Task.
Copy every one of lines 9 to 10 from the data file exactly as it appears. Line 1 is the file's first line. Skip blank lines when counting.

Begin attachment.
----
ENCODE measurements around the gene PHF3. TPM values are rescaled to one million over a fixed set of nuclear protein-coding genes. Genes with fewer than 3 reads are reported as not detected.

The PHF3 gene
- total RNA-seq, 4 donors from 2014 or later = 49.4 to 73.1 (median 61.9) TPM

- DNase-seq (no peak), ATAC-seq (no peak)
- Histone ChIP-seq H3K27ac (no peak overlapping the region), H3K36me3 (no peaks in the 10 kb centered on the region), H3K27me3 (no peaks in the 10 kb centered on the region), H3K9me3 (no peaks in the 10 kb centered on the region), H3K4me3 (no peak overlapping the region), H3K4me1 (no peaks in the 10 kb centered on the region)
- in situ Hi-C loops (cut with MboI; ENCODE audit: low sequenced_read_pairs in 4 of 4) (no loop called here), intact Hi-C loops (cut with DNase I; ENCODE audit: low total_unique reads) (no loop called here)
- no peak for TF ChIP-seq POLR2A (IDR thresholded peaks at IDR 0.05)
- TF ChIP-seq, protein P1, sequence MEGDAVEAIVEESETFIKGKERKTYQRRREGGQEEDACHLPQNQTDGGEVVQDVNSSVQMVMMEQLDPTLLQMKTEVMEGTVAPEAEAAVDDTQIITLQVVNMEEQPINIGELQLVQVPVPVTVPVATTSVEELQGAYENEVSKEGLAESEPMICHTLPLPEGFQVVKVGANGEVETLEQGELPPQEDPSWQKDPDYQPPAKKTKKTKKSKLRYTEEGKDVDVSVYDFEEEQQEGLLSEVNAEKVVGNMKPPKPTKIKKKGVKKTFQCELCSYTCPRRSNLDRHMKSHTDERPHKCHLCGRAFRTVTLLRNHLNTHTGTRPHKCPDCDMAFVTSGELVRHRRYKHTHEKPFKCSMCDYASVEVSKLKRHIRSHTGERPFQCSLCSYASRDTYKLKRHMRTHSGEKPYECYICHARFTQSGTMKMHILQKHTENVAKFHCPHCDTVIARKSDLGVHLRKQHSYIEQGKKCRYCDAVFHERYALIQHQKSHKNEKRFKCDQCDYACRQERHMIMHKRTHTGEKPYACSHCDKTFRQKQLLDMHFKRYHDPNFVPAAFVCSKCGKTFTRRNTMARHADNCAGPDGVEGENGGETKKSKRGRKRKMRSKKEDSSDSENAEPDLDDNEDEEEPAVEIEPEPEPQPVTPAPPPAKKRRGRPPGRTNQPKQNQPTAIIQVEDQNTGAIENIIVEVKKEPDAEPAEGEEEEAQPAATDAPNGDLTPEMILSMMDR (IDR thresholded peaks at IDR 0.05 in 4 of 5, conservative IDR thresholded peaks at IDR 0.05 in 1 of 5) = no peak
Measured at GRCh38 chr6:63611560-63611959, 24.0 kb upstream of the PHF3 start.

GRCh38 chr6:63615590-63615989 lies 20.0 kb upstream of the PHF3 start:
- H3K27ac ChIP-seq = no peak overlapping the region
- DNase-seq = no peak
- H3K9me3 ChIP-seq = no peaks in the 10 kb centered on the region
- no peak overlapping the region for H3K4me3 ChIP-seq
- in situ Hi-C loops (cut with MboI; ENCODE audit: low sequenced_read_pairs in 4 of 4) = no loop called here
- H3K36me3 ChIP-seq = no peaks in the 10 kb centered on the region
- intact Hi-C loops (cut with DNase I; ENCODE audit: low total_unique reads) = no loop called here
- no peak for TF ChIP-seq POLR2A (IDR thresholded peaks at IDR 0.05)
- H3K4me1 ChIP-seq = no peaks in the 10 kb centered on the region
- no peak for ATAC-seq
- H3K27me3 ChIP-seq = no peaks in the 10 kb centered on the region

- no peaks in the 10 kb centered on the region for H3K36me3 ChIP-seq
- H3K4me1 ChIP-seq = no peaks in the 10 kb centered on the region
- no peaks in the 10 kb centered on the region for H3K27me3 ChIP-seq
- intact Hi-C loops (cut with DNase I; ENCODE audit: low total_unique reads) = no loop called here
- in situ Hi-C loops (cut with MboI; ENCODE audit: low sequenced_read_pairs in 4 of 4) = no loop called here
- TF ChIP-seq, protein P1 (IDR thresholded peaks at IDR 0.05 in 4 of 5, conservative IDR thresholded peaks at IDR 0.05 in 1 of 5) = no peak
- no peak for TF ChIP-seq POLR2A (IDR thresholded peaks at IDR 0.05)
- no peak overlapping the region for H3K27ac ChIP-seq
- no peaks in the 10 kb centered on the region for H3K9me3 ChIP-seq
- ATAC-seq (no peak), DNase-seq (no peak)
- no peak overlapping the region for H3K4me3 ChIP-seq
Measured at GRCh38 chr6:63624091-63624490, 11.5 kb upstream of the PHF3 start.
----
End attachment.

Measured at GRCh38 chr6:63611560-63611959, 24.0 kb upstream of the PHF3 start.

GRCh38 chr6:63615590-63615989 lies 20.0 kb upstream of the PHF3 start: